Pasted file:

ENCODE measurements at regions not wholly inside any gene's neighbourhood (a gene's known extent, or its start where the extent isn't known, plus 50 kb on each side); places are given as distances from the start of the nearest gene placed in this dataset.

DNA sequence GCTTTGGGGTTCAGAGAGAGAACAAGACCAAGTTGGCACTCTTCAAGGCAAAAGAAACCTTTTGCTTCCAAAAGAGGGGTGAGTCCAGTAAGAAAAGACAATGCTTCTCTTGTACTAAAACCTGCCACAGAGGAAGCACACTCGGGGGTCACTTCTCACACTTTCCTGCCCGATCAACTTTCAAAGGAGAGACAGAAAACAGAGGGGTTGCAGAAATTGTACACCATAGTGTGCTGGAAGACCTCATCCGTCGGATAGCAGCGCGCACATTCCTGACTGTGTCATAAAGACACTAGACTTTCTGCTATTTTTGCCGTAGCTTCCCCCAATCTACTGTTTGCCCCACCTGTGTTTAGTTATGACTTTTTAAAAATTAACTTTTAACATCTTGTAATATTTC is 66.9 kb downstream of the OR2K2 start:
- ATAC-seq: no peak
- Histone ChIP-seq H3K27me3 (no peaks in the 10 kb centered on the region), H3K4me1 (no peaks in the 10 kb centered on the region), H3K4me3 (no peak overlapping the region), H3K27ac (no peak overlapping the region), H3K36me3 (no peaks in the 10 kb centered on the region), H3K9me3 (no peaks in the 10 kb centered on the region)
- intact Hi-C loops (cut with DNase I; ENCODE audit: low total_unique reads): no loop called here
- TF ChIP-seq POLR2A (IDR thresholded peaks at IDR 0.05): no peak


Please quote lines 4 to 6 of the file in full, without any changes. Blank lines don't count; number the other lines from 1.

- Histone ChIP-seq H3K27me3 (no peaks in the 10 kb centered on the region), H3K4me1 (no peaks in the 10 kb centered on the region), H3K4me3 (no peak overlapping the region), H3K27ac (no peak overlapping the region), H3K36me3 (no peaks in the 10 kb centered on the region), H3K9me3 (no peaks in the 10 kb centered on the region)
- intact Hi-C loops (cut with DNase I; ENCODE audit: low total_unique reads): no loop called here
- TF ChIP-seq POLR2A (IDR thresholded peaks at IDR 0.05): no peak